Ahead of Super Bowl 50, Udall And Others Lead Bill To Protect Young Athletes From Concussions

U.S. Sen. Tom Udall
From Sen. Tom Udall’s Office:
WASHINGTON, D.C. – Today, U.S. Senators Tom Udall (D-N.M.), Amy Klobuchar (D-Minn.), Richard Blumenthal (D-Conn.) and U.S. Representatives Bill Pascrell (D-N.J.) and Tom Rooney (R-Fla.) introduced bipartisan legislation aimed at protecting young athletes from the dangers of sports-related traumatic brain injuries.
The Youth Sports Concussion Act would help ensure that safety standards for sports equipment, including football helmets, are based on the latest science and curb false advertising claims made by manufacturers to increase protective sports gear sales.
Their announcement comes just before Super Bowl 50, as doctors, players, researchers and others are talking about the need to protect players — especially young athletes — from experiencing debilitating head injuries. Sports are the second-leading cause of traumatic brain injuries for youth 15-24 years old, and athletes suffer up to 3.8 million concussions every year. An extensive National Academy of Sciences report, Sports-Related Concussions in Youth: Improving the Science, Changing the Culture, previously found that there is a lack of scientific evidence that helmets and other protective devices designed for young athletes reduce concussion risk — yet some manufacturers continue to use false advertising claims that prevent athletes, parents and coaches from making informed safety decisions. 
In 2012, the Federal Trade Commission (FTC) warned nearly 20 sports equipment manufacturers that they might be making deceptive concussion prevention claims, but the FTC’s actions thus far have not been an effective deterrent. The Youth Sports Concussion Act would empower the FTC to seek civil penalties in such cases.
“With Super Bowl 50 just days away, we want to raise awareness of this problem. Sports are an important way for our kids to stay active and bring communities together, but parents, players and coaches should be confident that they have all the facts they need to make important safety decisions,” Udall said. “Unfortunately, some companies appear to be taking advantage of rising concerns about concussions and marketing ‘safety’ products that do little to protect players. We need to crack down on misleading advertising and ensure that all our athletes can have fun and play smart.”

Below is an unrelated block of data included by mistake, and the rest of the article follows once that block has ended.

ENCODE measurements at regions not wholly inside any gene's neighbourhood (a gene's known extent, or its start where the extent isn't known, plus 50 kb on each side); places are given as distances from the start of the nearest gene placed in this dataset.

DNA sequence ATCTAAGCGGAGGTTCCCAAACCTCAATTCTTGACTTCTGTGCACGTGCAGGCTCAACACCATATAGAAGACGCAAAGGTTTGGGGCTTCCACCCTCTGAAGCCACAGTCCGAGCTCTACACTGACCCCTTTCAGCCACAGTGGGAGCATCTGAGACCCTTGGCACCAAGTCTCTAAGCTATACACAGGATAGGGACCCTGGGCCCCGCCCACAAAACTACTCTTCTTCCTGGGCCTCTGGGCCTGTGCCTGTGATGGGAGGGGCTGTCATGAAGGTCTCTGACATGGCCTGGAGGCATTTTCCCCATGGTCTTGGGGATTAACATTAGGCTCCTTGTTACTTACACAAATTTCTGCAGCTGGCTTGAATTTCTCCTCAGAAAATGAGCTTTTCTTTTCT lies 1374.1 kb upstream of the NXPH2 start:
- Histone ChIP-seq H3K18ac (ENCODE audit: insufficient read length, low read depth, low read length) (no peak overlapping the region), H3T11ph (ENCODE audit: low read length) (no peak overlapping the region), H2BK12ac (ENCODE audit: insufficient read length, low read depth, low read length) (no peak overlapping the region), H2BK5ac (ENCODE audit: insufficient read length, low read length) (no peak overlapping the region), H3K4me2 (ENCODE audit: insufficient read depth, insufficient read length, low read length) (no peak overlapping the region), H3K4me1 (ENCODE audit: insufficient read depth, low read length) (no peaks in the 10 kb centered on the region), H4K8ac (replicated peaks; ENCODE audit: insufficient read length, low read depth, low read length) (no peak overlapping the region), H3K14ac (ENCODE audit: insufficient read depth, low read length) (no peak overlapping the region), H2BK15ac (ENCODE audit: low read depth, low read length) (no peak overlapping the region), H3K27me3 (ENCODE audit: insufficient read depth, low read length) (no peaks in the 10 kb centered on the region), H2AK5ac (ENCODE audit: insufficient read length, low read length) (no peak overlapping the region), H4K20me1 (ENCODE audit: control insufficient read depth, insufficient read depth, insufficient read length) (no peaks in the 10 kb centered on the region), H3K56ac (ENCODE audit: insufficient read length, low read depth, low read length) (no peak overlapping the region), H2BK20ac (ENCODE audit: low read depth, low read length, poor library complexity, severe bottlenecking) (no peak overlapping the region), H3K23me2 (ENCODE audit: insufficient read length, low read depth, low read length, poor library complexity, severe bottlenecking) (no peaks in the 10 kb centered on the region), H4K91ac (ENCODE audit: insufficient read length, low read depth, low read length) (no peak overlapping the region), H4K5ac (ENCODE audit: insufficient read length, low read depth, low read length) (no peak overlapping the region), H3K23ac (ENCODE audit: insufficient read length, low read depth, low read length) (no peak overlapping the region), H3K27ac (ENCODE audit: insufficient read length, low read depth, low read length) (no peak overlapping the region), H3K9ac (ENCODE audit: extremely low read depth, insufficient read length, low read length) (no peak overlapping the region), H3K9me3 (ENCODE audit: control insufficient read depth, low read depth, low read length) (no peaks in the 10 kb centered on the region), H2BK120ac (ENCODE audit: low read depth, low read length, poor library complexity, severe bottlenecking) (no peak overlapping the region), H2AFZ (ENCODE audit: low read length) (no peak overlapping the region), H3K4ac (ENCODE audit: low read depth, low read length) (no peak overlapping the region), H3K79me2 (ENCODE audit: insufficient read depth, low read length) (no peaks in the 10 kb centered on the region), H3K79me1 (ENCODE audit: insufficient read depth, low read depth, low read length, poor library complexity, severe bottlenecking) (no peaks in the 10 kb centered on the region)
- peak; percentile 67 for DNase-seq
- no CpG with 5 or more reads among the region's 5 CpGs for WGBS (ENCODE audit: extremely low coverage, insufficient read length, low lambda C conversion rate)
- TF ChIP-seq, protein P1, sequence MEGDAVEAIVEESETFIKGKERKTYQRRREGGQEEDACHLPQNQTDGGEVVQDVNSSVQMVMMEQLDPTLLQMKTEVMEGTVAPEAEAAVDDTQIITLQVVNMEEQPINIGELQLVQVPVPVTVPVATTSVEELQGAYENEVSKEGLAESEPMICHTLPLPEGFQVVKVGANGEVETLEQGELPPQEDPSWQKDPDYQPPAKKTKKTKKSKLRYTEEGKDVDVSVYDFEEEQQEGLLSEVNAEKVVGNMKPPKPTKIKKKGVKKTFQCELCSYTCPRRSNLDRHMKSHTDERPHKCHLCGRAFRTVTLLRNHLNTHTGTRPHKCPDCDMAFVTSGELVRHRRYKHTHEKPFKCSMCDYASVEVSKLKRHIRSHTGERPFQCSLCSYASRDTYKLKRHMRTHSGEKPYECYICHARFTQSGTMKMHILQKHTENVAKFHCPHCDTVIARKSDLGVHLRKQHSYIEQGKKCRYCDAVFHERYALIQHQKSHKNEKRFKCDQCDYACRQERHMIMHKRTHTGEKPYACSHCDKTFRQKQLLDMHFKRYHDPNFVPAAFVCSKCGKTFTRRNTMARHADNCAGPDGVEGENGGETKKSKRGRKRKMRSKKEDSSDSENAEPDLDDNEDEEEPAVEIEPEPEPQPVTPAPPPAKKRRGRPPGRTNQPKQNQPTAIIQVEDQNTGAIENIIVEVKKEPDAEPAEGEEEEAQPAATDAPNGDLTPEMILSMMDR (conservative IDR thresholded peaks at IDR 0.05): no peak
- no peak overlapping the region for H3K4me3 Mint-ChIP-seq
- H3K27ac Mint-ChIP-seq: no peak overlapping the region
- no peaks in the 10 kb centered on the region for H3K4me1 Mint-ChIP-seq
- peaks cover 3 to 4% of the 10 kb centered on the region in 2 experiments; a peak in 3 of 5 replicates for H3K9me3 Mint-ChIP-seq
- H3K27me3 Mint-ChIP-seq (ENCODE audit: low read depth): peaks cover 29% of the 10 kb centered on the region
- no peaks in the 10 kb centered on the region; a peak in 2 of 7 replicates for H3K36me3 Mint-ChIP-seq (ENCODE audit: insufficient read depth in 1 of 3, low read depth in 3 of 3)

Udall has led efforts in Congress to improve equipment safety standards and curb false advertising claims, focusing on ensuring parents, coaches and players have the information they need to make important decisions about how to prevent head injuries. A previous version of the Youth Sports Concussion Act passed the Senate Commerce Committee in April 2014. Last year, Udall and Sen. Bill Nelson (D-Fla.) called on the FTC to investigate potentially misleading safety claims used to sell soccer headgear. Udall also worked to include several concussion prevention provisions in December’s appropriations bill. 
“One thing’s certain about Minnesotans — we love our sports. But whether it’s football, hockey, or the many other sports we play and love, parents, coaches, and young athletes must be equipped with the facts and informed of the risks when making safety decisions,” Klobuchar said. “This bipartisan bill will protect our athletes and help make sure they can continue to compete on and off the field safely.”